In the Eye of the Sun



This densely detailed, richly textured novel impeccably recreates the milieus of Cairo, London and English university life as it recounts the maturing of Asya, a beautiful Egyptian who, by her own admission, “feels more comfortable with art than with life.”

Soueif, a Londoner making her American debut, tells Asya’s story cinematically, beginning in 1979 and going back to 1967, with chapters formally divided into scenes and a plethora of flashbacks, flash-forwards and different perspectives. During the course of those years, Asya, daughter of an intellectual Cairo family, falls in love with and marries Saif, a highly successful computer expert who indulges her with considerable luxuries.

But the marriage is plagued by sexual problems; going to England to pursue a doctorate, Asya eventually takes up with Gerald, a pseudo-sensitive boor studying marketing. Finally, her marriage over, she returns to a very different and less hospitable Cairo than the one in which she grew up to begin a teaching career about which she is, at best, ambivalent.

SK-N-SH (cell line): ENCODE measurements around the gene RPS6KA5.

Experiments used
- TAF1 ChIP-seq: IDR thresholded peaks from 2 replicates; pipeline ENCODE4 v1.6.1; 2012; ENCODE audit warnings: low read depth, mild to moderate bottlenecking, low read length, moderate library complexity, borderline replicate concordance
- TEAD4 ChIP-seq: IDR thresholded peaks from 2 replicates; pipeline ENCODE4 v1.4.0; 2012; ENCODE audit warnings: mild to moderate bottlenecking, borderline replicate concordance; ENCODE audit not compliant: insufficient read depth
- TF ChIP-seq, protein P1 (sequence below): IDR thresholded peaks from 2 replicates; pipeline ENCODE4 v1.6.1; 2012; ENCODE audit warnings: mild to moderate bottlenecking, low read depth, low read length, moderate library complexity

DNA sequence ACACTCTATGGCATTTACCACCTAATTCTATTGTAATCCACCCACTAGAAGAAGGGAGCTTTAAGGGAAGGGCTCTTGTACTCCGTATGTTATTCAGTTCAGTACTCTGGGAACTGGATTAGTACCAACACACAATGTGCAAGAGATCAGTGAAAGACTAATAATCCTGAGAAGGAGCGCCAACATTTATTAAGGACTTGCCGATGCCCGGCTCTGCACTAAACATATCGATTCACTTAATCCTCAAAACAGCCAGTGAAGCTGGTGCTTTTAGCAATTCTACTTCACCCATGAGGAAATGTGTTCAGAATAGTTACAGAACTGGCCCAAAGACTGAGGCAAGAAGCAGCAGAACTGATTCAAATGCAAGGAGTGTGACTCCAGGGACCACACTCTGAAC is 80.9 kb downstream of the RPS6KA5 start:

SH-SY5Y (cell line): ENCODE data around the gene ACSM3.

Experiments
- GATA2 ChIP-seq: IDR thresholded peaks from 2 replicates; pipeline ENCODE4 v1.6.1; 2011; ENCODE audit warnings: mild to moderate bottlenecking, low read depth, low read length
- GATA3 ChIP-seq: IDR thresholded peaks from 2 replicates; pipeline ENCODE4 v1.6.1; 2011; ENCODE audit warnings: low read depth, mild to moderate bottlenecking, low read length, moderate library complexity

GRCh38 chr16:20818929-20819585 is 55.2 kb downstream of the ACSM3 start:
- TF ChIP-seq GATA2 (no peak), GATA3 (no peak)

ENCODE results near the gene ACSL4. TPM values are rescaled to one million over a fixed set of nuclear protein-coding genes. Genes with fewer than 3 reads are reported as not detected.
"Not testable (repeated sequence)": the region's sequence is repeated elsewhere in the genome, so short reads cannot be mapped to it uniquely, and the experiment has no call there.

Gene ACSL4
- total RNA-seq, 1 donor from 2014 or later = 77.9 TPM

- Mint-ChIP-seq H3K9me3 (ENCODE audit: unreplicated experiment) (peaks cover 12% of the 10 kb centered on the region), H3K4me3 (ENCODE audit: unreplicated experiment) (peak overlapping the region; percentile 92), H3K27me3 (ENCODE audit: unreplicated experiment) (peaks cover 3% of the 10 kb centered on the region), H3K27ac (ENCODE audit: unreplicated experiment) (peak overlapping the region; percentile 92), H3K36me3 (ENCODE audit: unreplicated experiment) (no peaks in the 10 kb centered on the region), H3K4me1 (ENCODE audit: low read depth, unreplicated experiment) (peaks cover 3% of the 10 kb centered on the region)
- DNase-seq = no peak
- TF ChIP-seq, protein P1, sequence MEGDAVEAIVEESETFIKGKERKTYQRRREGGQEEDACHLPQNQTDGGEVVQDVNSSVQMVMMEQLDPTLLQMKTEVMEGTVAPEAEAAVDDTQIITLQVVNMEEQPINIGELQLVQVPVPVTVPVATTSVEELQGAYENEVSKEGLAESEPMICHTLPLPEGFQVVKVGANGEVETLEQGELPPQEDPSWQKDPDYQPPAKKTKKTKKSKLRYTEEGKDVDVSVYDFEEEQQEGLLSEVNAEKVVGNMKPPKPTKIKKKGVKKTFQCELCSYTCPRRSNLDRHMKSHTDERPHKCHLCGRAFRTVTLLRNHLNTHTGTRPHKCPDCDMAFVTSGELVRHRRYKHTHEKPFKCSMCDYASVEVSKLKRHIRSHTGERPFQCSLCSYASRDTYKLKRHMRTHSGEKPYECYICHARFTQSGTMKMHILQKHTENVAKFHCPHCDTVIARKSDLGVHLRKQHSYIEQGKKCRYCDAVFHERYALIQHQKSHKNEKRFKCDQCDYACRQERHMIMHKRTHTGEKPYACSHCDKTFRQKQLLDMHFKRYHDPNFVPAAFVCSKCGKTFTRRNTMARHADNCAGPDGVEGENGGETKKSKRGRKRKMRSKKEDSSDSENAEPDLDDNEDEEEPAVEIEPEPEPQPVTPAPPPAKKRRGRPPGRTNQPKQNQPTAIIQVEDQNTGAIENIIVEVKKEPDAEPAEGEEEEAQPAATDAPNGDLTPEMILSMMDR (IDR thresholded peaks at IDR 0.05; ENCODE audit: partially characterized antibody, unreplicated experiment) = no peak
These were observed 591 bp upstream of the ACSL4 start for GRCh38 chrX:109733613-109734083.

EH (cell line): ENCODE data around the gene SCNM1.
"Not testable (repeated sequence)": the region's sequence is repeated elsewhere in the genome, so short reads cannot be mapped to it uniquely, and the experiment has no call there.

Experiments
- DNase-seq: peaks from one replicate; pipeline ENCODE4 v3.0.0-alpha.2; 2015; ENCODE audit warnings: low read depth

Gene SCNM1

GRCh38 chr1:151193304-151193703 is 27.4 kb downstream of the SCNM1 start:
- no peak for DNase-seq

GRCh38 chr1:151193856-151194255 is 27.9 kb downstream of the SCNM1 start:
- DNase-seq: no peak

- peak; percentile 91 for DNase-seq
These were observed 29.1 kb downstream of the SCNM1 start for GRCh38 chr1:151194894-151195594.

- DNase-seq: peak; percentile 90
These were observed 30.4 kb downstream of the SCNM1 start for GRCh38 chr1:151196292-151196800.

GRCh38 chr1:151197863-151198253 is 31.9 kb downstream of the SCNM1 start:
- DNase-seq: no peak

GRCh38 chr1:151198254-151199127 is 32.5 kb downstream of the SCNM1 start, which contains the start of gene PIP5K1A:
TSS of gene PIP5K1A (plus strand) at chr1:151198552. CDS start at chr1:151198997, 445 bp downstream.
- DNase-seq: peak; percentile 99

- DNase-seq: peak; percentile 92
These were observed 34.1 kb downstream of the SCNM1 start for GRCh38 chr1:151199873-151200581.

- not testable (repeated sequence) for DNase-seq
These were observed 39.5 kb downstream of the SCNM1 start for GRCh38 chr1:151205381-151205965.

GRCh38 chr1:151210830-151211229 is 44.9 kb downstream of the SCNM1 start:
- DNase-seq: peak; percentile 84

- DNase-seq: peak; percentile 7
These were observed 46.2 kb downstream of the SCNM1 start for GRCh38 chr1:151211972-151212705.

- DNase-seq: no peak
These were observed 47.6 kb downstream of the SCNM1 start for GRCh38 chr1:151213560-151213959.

The author invests scenes of childhood with the burnished glow of fond memory; these are among the most poignant passages here. Her impressive and only slightly overlong novel, with its acutely observed vision of male-female relations as a series of complex power struggles, suggests the emergence of a major new talent.


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